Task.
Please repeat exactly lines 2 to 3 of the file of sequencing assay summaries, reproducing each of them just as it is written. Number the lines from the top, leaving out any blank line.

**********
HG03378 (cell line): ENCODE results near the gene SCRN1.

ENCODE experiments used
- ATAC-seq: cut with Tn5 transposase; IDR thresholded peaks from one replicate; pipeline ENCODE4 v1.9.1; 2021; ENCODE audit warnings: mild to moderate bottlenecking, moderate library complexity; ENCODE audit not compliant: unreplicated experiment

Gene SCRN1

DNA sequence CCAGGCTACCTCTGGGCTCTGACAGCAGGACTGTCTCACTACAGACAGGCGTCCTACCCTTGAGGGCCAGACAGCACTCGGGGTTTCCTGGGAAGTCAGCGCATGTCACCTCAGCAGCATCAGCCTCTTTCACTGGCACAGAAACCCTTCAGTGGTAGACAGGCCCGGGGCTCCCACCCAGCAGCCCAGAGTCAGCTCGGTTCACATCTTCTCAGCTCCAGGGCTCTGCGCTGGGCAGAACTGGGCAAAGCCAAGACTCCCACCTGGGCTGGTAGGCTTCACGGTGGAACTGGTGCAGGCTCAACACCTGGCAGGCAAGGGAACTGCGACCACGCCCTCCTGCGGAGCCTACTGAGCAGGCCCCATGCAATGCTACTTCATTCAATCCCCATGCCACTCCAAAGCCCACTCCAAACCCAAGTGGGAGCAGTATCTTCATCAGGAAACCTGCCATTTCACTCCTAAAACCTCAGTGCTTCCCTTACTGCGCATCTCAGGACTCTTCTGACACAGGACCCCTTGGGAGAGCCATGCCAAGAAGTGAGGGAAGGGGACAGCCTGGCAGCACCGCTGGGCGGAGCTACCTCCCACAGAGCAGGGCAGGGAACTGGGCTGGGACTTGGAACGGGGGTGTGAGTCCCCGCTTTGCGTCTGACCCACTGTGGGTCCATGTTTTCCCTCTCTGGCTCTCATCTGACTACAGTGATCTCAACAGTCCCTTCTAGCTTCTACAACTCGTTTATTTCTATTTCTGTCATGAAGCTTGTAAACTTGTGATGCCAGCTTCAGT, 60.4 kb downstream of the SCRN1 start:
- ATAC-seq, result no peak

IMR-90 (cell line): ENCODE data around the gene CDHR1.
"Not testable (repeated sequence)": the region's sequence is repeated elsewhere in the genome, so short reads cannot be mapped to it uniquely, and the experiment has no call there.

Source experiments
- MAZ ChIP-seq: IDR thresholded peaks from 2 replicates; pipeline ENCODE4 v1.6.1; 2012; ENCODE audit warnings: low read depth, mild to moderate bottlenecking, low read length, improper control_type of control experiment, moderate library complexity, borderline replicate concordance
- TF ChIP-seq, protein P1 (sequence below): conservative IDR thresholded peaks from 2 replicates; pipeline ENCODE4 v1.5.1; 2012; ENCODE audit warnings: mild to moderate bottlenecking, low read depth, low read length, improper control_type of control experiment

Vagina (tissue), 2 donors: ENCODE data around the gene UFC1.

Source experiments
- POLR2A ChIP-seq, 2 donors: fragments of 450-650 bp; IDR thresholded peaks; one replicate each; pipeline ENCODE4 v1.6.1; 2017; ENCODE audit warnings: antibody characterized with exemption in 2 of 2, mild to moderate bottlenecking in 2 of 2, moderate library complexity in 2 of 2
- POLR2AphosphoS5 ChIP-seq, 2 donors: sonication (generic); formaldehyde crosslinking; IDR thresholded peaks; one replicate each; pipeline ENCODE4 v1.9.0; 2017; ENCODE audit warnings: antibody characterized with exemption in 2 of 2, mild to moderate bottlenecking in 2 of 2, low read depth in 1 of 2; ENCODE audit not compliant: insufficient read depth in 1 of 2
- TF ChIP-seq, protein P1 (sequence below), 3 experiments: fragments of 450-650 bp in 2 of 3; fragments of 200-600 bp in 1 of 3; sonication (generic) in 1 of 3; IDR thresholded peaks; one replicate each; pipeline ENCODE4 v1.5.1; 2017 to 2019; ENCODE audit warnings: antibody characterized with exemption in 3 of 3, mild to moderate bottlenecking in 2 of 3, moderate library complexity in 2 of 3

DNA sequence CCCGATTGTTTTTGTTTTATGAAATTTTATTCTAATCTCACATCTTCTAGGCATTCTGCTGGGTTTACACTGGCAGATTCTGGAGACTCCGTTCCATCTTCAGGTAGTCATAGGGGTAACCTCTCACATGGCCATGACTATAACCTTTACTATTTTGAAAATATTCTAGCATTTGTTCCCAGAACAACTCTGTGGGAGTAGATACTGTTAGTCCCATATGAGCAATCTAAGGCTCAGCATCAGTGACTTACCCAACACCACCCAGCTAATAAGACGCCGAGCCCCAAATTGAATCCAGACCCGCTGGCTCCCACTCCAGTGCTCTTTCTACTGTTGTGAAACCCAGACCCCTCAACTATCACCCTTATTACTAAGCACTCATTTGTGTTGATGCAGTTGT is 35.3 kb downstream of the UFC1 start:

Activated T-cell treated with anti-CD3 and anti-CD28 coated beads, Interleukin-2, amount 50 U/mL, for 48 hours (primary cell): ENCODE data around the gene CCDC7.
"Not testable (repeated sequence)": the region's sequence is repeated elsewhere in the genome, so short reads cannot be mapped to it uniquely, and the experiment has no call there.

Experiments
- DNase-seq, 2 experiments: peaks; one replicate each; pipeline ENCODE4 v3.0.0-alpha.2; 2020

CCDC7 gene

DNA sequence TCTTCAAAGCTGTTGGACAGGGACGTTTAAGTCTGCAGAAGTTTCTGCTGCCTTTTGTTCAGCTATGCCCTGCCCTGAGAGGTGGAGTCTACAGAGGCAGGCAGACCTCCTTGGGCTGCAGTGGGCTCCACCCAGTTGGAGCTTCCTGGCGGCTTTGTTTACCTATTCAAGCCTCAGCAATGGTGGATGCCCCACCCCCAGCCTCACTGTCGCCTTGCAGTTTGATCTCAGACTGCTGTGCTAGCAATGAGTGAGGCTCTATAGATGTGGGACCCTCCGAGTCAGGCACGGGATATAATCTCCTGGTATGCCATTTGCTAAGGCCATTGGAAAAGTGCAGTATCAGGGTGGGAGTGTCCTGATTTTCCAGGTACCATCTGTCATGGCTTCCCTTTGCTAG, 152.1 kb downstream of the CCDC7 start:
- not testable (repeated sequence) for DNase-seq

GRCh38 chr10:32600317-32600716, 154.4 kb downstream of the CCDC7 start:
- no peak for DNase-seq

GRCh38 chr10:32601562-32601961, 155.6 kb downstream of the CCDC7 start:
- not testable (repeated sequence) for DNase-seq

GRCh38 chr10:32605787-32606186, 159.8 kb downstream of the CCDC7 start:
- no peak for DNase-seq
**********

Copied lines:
ENCODE experiments used
- ATAC-seq: cut with Tn5 transposase; IDR thresholded peaks from one replicate; pipeline ENCODE4 v1.9.1; 2021; ENCODE audit warnings: mild to moderate bottlenecking, moderate library complexity; ENCODE audit not compliant: unreplicated experiment